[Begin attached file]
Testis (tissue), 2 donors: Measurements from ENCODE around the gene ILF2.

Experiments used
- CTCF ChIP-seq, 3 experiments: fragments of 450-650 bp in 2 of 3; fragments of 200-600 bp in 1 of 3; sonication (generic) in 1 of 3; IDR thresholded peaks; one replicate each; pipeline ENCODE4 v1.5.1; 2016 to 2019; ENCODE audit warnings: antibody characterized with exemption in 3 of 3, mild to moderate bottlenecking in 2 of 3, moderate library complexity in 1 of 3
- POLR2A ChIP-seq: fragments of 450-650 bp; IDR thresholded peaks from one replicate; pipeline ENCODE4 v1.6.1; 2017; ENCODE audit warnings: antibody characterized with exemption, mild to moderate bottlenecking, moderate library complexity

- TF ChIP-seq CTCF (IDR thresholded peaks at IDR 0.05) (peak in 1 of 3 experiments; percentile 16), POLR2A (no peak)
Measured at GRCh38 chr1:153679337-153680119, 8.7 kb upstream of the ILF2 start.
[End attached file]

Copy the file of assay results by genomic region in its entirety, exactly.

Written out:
Testis (tissue), 2 donors: Measurements from ENCODE around the gene ILF2.

Experiments used
- CTCF ChIP-seq, 3 experiments: fragments of 450-650 bp in 2 of 3; fragments of 200-600 bp in 1 of 3; sonication (generic) in 1 of 3; IDR thresholded peaks; one replicate each; pipeline ENCODE4 v1.5.1; 2016 to 2019; ENCODE audit warnings: antibody characterized with exemption in 3 of 3, mild to moderate bottlenecking in 2 of 3, moderate library complexity in 1 of 3
- POLR2A ChIP-seq: fragments of 450-650 bp; IDR thresholded peaks from one replicate; pipeline ENCODE4 v1.6.1; 2017; ENCODE audit warnings: antibody characterized with exemption, mild to moderate bottlenecking, moderate library complexity

- TF ChIP-seq CTCF (IDR thresholded peaks at IDR 0.05) (peak in 1 of 3 experiments; percentile 16), POLR2A (no peak)
Measured at GRCh38 chr1:153679337-153680119, 8.7 kb upstream of the ILF2 start.